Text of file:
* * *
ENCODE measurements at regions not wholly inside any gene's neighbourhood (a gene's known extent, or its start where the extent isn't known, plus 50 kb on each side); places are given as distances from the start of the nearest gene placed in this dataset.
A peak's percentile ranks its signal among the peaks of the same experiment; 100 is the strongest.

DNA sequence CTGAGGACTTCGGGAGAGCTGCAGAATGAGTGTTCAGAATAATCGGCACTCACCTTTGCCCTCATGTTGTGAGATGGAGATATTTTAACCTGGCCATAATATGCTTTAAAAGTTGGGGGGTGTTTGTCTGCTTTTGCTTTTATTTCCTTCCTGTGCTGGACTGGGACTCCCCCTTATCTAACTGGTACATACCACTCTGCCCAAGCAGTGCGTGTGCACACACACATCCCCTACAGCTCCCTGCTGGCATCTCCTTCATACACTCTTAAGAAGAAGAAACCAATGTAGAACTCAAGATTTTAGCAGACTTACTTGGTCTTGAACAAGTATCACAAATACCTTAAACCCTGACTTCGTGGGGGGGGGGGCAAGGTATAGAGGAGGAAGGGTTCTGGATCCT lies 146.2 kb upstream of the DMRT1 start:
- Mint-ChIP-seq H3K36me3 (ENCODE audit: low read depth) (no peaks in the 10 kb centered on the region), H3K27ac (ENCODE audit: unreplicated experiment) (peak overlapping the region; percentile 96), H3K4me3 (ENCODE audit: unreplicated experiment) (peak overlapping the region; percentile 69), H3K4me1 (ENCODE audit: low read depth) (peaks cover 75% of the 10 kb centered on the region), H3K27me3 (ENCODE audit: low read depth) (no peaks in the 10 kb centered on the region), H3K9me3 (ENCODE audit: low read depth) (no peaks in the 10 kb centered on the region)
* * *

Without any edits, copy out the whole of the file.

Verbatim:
ENCODE measurements at regions not wholly inside any gene's neighbourhood (a gene's known extent, or its start where the extent isn't known, plus 50 kb on each side); places are given as distances from the start of the nearest gene placed in this dataset.
A peak's percentile ranks its signal among the peaks of the same experiment; 100 is the strongest.

DNA sequence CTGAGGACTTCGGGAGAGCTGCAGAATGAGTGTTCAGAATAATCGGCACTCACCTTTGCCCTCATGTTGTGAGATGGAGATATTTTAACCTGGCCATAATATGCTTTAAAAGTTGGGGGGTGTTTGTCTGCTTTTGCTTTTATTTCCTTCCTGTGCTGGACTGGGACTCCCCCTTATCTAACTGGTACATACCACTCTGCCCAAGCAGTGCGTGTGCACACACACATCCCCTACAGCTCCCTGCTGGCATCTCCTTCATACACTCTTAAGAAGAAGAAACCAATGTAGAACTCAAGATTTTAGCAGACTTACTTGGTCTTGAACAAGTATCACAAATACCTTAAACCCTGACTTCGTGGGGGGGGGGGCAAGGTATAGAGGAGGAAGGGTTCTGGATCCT lies 146.2 kb upstream of the DMRT1 start:
- Mint-ChIP-seq H3K36me3 (ENCODE audit: low read depth) (no peaks in the 10 kb centered on the region), H3K27ac (ENCODE audit: unreplicated experiment) (peak overlapping the region; percentile 96), H3K4me3 (ENCODE audit: unreplicated experiment) (peak overlapping the region; percentile 69), H3K4me1 (ENCODE audit: low read depth) (peaks cover 75% of the 10 kb centered on the region), H3K27me3 (ENCODE audit: low read depth) (no peaks in the 10 kb centered on the region), H3K9me3 (ENCODE audit: low read depth) (no peaks in the 10 kb centered on the region)